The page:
Looks like BA has some hate and likes to blame others. BA take the beam out of your eye before you talk about a splinter in other peoples eyes. When someone takes their own life be it with a rope or gun does that mean its the rope makers or the gun makers fault that a person died? are you also going to throw away each and every rope/gun away? Thank you for your attempt to save this person and Nunavut thanks you. But blaming and hating others will not help anyone. Please read the passage in the bible when Jesus talks about the beam in our eyes.

#13. Posted by Destiny on July 12, 2018

People will always blame someone or something in sad situations like
this.
A few years back a young man was drowned in our community.
He had been drinking and driving his boat, no life jacket, he fell into the
water 30 meters from shore.
His people blamed the boat, the engine, even the Co-op where he had
bought the boat, and the GN for not providing life jackets.
He had a life jacket in the boat, but was not wearing it. .????

#14. Posted by B Aglukark on July 12, 2018

#12 “That’s why”. I usually do not make a consious effort to respond to people holding behind an alias.  I have a general idea of who you are.  Truthfully- I am disppointed with the system that protect only the polar bear.  Am I angry yes, at the silence of our elected officials including bodies such as the HTO for not stepping up to protect our genuine lifestyle and th dangers and challenges we face to live.  Hate another whole realm I do not devulge myself into.  And yes the plank/beam in my eye is filtered through the “word” constantly.  Polar Bears come close to the level of what I would consider hatred.  The fact that it took an innocent life, and, when folks like yourself ignore it’s devastation and the value of what was lost- your attitude towards it is scary.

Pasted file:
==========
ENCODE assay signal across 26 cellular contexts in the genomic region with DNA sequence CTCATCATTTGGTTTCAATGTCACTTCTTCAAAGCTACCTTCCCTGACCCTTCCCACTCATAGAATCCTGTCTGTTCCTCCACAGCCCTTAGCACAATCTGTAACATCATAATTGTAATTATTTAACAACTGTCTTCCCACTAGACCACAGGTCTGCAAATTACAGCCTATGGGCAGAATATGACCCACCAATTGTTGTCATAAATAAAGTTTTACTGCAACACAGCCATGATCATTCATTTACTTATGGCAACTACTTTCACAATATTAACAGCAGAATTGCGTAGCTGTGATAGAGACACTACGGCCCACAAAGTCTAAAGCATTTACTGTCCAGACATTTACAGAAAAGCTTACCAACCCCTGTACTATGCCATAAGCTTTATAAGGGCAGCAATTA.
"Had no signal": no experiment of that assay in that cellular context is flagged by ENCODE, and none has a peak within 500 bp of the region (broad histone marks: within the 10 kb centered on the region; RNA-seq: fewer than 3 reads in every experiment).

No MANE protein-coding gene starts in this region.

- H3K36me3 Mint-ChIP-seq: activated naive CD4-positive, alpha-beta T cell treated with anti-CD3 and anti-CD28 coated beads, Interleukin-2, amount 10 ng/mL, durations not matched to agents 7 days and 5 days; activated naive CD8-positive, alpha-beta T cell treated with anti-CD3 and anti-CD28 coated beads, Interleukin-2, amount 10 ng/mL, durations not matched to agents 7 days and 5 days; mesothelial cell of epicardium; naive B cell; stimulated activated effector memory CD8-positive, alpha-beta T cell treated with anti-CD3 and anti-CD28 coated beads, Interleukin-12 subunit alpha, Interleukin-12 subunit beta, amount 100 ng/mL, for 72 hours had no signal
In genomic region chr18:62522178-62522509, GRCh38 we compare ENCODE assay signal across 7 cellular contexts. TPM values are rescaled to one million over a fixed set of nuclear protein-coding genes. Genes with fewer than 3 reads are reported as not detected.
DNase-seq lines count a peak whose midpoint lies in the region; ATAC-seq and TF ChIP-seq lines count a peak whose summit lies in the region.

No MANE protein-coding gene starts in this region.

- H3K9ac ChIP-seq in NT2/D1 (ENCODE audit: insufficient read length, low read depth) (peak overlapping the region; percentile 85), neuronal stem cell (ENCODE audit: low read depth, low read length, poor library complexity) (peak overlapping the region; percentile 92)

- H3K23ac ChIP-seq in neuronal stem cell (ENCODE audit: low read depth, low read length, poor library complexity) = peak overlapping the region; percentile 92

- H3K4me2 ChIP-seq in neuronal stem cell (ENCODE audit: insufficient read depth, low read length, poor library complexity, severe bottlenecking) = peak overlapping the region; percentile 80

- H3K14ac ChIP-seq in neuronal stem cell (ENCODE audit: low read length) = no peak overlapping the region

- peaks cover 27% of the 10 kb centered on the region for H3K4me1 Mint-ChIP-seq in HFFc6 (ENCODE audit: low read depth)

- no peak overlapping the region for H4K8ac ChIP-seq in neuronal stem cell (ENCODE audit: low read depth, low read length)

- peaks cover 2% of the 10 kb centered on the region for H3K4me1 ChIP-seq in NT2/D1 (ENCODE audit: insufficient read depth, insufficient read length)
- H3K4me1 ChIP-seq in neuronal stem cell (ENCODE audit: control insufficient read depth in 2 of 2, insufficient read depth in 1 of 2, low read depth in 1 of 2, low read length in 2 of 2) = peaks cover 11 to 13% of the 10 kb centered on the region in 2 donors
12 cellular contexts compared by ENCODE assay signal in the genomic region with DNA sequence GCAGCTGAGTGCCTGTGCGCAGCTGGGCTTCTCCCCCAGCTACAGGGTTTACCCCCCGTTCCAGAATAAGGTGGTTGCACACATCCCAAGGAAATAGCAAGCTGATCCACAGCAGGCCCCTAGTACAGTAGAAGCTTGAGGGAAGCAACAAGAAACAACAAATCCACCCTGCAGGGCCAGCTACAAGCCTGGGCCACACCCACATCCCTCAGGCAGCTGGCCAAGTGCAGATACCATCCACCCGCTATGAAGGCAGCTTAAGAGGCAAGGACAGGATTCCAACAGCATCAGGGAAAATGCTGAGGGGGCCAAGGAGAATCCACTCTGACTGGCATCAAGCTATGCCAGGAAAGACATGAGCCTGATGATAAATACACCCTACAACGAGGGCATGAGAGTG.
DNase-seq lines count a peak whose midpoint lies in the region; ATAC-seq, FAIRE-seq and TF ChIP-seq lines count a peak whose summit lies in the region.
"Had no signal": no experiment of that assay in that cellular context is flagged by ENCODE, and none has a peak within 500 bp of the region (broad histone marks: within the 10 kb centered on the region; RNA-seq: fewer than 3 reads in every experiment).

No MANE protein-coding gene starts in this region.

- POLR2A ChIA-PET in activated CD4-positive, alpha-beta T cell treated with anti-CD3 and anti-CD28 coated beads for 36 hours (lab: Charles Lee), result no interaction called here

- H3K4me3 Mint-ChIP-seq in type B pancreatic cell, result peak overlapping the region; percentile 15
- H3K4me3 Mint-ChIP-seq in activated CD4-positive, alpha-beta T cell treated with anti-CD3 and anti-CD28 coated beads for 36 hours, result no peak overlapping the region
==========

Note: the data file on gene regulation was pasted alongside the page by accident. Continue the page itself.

#15. Posted by Me and me only (Kitikmeot) on July 12, 2018

#13,
A good statement, of course it is up to individuals to do, or not do as
they see fit.
When I go out on the land I carry a 303 Ranger rifle, with 8 shots in
the clip. It ain’t rocket science.
#11,
My condolences for what you witnessed, and what you went through,
but what calibre of gun did you have ?
Who are you trying to blame for this tragedy?
If persons concerned had been carrying more powerful guns and been
keeping a good look-out, I believe the outcome would have been